Looking at the chart above, we can see a trend where fewer people seem to ride bikes in winter, spring, and fall, but it picks up for summer. This makes sense because I don't foresee many people wanting to go out when it's raining in NYC.
All in all, this data passes the gut check, so we will look at it from a few more perspectives before joining the data.
Our next question is what is the distribution of rides on an hourly basis.
To answer this question, we need to extract the hour from the start time. This requires the
EXTRACT function in SQL. Using that hour, you can then average it regardless of the specific date. Our goal is to see the distribution of bike rides.
Select EXTRACT( hour FROM cast(starttime as datetime) ), count(*) from bike_rides group by EXTRACT( hour FROM cast(starttime as datetime) )
We aren't going to go through every step we took from a query perspective, but you can look at the query and the chart below.
As you can see, there is clearly a trend to when people ride bikes. Specifically, there are surges in the morning and then again at night. This can be useful when it comes to knowing when it might be a good time to do maintenance or when bike racks are likely to run out.
But perhaps there are other patterns underlying this specific distribution.
Continuing on this thought, we also wanted to see if there were specific trends per rider types. This data set has two rider types: three-day customer passes and annual subscriptions.
We kept the hour extract and added in the ride type field.
Looking below at the chart, we can see that the trend for hours seems to be driven by the subscriber customer type.
However, if we examine the customer rider type, we actually have a very different rider type. Instead of having two main peaks, there is a slow rising peak throughout the day that peaks around 17:00 to 18:00 (5--6 p.m.).
It would be interesting to dig into the why here. Is it because people who purchase a three-day pass are using it last minute? Or perhaps they're using it from a specific area. Does this trend look constant day over day?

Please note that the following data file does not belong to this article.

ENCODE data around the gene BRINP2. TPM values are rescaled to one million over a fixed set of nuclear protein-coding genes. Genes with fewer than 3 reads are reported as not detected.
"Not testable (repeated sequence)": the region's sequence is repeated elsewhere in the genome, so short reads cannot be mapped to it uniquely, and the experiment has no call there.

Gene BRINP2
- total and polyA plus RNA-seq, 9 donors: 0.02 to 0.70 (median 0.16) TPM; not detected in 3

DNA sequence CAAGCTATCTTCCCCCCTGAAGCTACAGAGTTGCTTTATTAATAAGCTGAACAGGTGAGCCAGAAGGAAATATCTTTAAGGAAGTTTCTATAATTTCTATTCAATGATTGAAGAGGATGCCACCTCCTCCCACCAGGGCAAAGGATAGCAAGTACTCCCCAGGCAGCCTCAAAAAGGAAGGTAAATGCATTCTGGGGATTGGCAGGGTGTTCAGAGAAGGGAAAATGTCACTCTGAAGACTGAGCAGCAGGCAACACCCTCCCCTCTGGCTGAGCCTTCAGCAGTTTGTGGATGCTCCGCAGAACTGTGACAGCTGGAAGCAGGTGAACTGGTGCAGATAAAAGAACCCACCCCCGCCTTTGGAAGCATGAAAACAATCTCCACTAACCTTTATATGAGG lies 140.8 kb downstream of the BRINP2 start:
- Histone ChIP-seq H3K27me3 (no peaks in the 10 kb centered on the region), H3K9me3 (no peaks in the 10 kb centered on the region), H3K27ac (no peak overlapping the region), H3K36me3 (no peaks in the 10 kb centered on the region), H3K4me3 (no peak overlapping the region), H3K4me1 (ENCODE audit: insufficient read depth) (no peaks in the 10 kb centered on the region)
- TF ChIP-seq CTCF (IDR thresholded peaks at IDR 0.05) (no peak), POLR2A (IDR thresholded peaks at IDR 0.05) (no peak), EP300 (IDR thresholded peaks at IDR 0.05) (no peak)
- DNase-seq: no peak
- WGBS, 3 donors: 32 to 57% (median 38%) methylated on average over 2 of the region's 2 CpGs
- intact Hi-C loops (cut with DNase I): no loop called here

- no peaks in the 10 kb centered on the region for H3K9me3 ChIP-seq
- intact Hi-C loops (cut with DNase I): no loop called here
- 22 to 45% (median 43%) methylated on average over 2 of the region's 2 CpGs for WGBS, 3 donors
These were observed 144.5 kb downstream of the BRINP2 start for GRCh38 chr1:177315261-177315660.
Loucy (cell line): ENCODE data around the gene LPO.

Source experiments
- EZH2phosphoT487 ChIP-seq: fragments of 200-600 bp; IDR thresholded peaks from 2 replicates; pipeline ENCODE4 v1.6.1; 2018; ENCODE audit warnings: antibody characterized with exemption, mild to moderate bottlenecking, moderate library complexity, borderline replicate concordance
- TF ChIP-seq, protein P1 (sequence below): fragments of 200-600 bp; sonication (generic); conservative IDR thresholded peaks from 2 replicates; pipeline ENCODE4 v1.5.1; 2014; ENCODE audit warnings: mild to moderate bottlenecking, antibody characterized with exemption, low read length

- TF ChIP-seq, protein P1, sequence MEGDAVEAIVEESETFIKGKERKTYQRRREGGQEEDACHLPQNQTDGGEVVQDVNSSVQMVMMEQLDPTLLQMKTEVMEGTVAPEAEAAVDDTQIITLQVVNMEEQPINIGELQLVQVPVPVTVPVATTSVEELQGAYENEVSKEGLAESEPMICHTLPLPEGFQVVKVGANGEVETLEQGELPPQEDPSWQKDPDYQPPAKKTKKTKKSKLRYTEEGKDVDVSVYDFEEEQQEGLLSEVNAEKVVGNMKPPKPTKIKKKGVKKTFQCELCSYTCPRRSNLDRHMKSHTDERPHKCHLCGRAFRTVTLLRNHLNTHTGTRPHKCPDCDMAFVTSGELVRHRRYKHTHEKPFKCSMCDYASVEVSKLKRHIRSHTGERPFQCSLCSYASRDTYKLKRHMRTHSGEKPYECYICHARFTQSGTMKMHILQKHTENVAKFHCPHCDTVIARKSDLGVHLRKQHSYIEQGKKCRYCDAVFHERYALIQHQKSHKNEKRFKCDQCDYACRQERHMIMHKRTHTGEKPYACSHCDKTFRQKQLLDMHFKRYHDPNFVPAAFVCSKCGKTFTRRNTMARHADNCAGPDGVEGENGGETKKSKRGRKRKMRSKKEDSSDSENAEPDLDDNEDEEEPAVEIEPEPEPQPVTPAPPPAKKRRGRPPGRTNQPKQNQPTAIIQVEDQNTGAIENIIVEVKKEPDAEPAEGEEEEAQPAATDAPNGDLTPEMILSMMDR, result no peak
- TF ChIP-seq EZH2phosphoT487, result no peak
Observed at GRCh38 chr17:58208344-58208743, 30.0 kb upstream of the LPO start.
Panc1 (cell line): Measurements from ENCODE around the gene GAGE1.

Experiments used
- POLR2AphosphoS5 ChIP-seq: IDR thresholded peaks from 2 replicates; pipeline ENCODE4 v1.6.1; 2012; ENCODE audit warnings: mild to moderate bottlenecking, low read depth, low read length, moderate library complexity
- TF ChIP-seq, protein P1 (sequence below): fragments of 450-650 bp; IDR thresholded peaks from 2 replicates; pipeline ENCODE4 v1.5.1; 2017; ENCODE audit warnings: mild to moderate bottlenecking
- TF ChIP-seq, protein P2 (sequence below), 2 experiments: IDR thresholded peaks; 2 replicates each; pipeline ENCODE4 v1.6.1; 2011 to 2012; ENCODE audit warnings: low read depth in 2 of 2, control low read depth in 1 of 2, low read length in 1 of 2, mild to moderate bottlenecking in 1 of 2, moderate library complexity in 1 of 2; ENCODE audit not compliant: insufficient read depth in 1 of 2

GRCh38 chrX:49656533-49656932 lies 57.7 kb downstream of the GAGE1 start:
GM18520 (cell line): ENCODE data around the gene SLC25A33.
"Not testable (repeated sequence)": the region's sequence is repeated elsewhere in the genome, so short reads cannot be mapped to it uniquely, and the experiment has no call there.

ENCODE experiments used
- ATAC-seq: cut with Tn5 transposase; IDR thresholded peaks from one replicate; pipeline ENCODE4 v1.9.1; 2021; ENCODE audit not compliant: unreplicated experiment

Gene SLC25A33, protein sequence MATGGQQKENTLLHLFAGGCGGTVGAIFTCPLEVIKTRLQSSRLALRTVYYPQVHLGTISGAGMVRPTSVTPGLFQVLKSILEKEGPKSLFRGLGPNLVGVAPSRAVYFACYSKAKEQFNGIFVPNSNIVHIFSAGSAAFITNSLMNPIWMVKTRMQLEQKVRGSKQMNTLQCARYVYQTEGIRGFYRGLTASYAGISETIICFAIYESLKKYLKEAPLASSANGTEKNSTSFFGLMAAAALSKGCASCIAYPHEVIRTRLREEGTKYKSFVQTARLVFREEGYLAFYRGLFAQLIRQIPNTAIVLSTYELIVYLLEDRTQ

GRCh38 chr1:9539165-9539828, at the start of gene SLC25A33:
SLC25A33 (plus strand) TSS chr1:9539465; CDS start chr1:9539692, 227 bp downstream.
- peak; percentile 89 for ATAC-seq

Finally, let's join in data from DynamoDB to get updates about the bike stations.
One reason we might want to do this is to figure out which stations have zero bikes left frequently and also have a high amount of traffic. This could be limiting riders from being able to get a bike because when they go for a bike, it's not there. This would negatively impact subscribers who might expect a bike to exist.
Below is a query that looks at the average rides per day per start station. We also added in a quartile just so we can look into the upper quartiles for average rides to see if there are any empty stations.
We listed out the output below, and as you can see, there are two stations currently empty that have high bike usage in comparison to the other stations. We would recommend tracking this over the course of a few weeks to see if this is a common occurrence. If it was, then Citi Bike might want to consider adding more stations or figuring out a way to reposition bikes to ensure customers always have rides.
Select NTILE(4) over (order by rn), avg_total_rides, station_id, num_bikes_available from ( select row_number() over (order by avg_total_rides desc) rn, t1.station_id, avg_total_rides, num_bikes_available from ( select avg(total_rides) avg_total_rides, station_id from ( select sum(total_rides) total_rides, start_date, c."start station id" station_id from ( select cast(cast(starttime as datetime) as date) start_date, 1 total_rides, b."start station id" from bike_rides b ) c group by start_date, c."start station id" ) d group by station_id ) t1 join ( select distinct station_id, b.num_bikes_available
As operations analysts, being able to track live which high-usage stations are low on bikes can provide the ability to better coordinate teams that might be helping to redistribute bikes around town.
Rockset's ability to read data from an application database such as DynamoDB live can provide direct access to the data without any form of data warehouse. This avoids waiting for a daily pipeline to populate data. Instead, you can just read this data live.
Whether you're a data scientist or data analyst, the need to wait on data engineers and software developers to create data pipelines can slow down ad hoc analysis. Especially as more and more data storage systems are created, it just further complicates the work of everyone who manages data.
Thus, being able to easily access, join, and analyze data that isn't in a traditional data warehouse can prove to be very helpful and can lead to quick insights like the one about empty bike stations.
If you want to read more:
Airbnb's Airflow Vs Spotify's Luigi